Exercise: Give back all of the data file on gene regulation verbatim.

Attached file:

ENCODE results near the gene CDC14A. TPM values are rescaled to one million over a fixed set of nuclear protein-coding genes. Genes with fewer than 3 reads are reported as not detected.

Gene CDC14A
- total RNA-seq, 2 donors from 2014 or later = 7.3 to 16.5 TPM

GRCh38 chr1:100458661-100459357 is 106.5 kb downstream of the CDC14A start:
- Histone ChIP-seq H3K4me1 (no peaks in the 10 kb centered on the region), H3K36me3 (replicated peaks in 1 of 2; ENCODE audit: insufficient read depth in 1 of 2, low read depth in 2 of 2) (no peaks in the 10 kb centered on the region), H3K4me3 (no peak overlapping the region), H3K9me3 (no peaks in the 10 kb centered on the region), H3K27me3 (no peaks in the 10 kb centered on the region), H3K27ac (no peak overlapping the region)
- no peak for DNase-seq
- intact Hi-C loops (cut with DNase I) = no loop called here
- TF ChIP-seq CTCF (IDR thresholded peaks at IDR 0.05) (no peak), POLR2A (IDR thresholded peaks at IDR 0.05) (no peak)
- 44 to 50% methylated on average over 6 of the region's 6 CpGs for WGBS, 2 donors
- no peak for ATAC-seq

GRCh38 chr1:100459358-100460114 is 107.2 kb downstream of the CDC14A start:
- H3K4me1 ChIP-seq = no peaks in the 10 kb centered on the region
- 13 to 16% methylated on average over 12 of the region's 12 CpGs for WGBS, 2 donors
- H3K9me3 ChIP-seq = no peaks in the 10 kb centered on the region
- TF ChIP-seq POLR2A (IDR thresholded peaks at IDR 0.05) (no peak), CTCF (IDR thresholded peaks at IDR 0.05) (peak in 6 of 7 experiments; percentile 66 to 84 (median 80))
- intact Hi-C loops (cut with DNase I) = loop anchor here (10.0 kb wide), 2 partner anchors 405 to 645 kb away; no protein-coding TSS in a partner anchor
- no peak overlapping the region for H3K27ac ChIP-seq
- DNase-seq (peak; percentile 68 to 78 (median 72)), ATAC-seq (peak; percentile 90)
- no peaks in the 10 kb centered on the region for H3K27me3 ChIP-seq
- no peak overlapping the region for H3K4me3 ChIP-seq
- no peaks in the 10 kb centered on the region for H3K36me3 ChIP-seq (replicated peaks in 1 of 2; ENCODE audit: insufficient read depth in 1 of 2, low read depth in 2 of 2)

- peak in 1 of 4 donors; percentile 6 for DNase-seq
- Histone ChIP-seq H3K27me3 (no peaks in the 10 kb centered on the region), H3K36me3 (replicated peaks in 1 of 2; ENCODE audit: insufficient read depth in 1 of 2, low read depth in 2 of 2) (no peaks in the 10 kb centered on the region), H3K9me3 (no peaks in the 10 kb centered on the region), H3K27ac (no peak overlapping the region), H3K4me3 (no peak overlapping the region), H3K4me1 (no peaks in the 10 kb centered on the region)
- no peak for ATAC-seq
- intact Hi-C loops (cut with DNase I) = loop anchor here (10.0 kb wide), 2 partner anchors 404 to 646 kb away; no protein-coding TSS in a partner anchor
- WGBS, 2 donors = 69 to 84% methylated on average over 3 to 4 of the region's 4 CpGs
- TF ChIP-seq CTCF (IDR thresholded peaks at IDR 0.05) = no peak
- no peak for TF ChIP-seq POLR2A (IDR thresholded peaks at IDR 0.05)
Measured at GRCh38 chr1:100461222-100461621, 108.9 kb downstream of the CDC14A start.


ENCODE results near the gene CDC14A. TPM values are rescaled to one million over a fixed set of nuclear protein-coding genes. Genes with fewer than 3 reads are reported as not detected.

Gene CDC14A
- total RNA-seq, 2 donors from 2014 or later = 7.3 to 16.5 TPM

GRCh38 chr1:100458661-100459357 is 106.5 kb downstream of the CDC14A start:
- Histone ChIP-seq H3K4me1 (no peaks in the 10 kb centered on the region), H3K36me3 (replicated peaks in 1 of 2; ENCODE audit: insufficient read depth in 1 of 2, low read depth in 2 of 2) (no peaks in the 10 kb centered on the region), H3K4me3 (no peak overlapping the region), H3K9me3 (no peaks in the 10 kb centered on the region), H3K27me3 (no peaks in the 10 kb centered on the region), H3K27ac (no peak overlapping the region)
- no peak for DNase-seq
- intact Hi-C loops (cut with DNase I) = no loop called here
- TF ChIP-seq CTCF (IDR thresholded peaks at IDR 0.05) (no peak), POLR2A (IDR thresholded peaks at IDR 0.05) (no peak)
- 44 to 50% methylated on average over 6 of the region's 6 CpGs for WGBS, 2 donors
- no peak for ATAC-seq

GRCh38 chr1:100459358-100460114 is 107.2 kb downstream of the CDC14A start:
- H3K4me1 ChIP-seq = no peaks in the 10 kb centered on the region
- 13 to 16% methylated on average over 12 of the region's 12 CpGs for WGBS, 2 donors
- H3K9me3 ChIP-seq = no peaks in the 10 kb centered on the region
- TF ChIP-seq POLR2A (IDR thresholded peaks at IDR 0.05) (no peak), CTCF (IDR thresholded peaks at IDR 0.05) (peak in 6 of 7 experiments; percentile 66 to 84 (median 80))
- intact Hi-C loops (cut with DNase I) = loop anchor here (10.0 kb wide), 2 partner anchors 405 to 645 kb away; no protein-coding TSS in a partner anchor
- no peak overlapping the region for H3K27ac ChIP-seq
- DNase-seq (peak; percentile 68 to 78 (median 72)), ATAC-seq (peak; percentile 90)
- no peaks in the 10 kb centered on the region for H3K27me3 ChIP-seq
- no peak overlapping the region for H3K4me3 ChIP-seq
- no peaks in the 10 kb centered on the region for H3K36me3 ChIP-seq (replicated peaks in 1 of 2; ENCODE audit: insufficient read depth in 1 of 2, low read depth in 2 of 2)

- peak in 1 of 4 donors; percentile 6 for DNase-seq
- Histone ChIP-seq H3K27me3 (no peaks in the 10 kb centered on the region), H3K36me3 (replicated peaks in 1 of 2; ENCODE audit: insufficient read depth in 1 of 2, low read depth in 2 of 2) (no peaks in the 10 kb centered on the region), H3K9me3 (no peaks in the 10 kb centered on the region), H3K27ac (no peak overlapping the region), H3K4me3 (no peak overlapping the region), H3K4me1 (no peaks in the 10 kb centered on the region)
- no peak for ATAC-seq
- intact Hi-C loops (cut with DNase I) = loop anchor here (10.0 kb wide), 2 partner anchors 404 to 646 kb away; no protein-coding TSS in a partner anchor
- WGBS, 2 donors = 69 to 84% methylated on average over 3 to 4 of the region's 4 CpGs
- TF ChIP-seq CTCF (IDR thresholded peaks at IDR 0.05) = no peak
- no peak for TF ChIP-seq POLR2A (IDR thresholded peaks at IDR 0.05)
Measured at GRCh38 chr1:100461222-100461621, 108.9 kb downstream of the CDC14A start.